DOVER-FOXCROFT, Maine — Town officials agreed Monday to give the Maine Department of Transportation permission to do some of its paving work at night next spring and summer.
Mark Austin, assistant DOT technician, told the town in an e-mail that the DOT plans to do a road project from the intersection of Routes 16 and 15 that will connect to another project near Bear Hill Road. To avoid traffic problems at the intersection of Routes 7 and 15, he asked that some of the paving work be done at night.
Since some of the local roads will be torn up for sewer work at the same time, Town Manager Jack Clukey believed it would be a good idea to get some of the state paving work done at night. The target for the night work is from beyond the Rite Aid store along East Main Street to the Bear Hill Road intersection, he said. The project is expected to be advertised in March or April.
Clukey said the state would try to coordinate with the town in respect to the town’s master plan for the downtown. He said DOT officials would look at the town’s concept plan to see what they can accommodate in the project, such as drainage to the connecting roads.
Relating to roads, a local couple expressed concern regarding the intersection of Vaughn and Essex streets and asked whether a mirror could be placed on the bridge side to improve traffic flow.
Clukey said the DOT had looked at the issue in the past when state officials had discussed widening the narrow bridge over the river by removing the sidewalk on one side. While the residents wanted a speedy solution to avoid near accidents, Clukey said he would contact the DOT and ask that a traffic engineer look at the site and offer suggestions. He said the DOT has expressed concerns about mirrors being placed at intersections.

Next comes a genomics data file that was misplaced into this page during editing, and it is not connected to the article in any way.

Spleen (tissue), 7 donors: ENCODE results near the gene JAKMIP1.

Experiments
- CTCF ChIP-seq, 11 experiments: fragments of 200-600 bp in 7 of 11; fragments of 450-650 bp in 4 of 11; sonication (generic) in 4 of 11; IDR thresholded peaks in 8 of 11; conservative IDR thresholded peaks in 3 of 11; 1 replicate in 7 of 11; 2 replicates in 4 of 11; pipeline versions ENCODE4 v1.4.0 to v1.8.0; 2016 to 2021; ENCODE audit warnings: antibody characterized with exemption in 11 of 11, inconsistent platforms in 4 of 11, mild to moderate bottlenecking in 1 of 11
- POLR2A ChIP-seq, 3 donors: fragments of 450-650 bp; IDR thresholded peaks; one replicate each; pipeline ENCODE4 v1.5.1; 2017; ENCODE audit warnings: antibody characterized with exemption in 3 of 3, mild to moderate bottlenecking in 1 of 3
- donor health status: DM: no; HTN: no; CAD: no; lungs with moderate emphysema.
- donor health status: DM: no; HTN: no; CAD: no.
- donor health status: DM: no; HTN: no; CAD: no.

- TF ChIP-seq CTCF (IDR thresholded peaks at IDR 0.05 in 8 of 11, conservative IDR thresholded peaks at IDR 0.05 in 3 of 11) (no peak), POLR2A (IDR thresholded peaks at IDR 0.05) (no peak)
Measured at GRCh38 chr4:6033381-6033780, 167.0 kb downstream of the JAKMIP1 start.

Charles Edgerly, who retired from the Dover-Foxcroft Police Department in December after 35 years with the department, was recognized by Rep. Paul Davis, R-Sangerville, with a legislative sentiment. Davis, a former police officer, said Edgerly had been an asset to his department.
Selectmen voted to hold a public hearing at their next board meeting to get comments from residents who receive Time Warner Cable services. Town officials are contemplating using one of the channels on the cable service for local events but the cost to do so would be borne by the users. The cable company is willing to pay upfront for the cost of having the town connect and activate the access channel to start broadcasting. The cost would be recovered through an increase in cable fees over a two-year period. Depending on what franchise fee is used, the approximately 700 cable customers in town could see an increase ranging from $1.28 to $2.55 a month.
Residents who use the cable company for their Internet service will see an even bigger increase, according to Selectman Joyce Perry. She suggested that the decision should be made by the users rather than selectmen and she recommended action be delayed until the annual town meeting.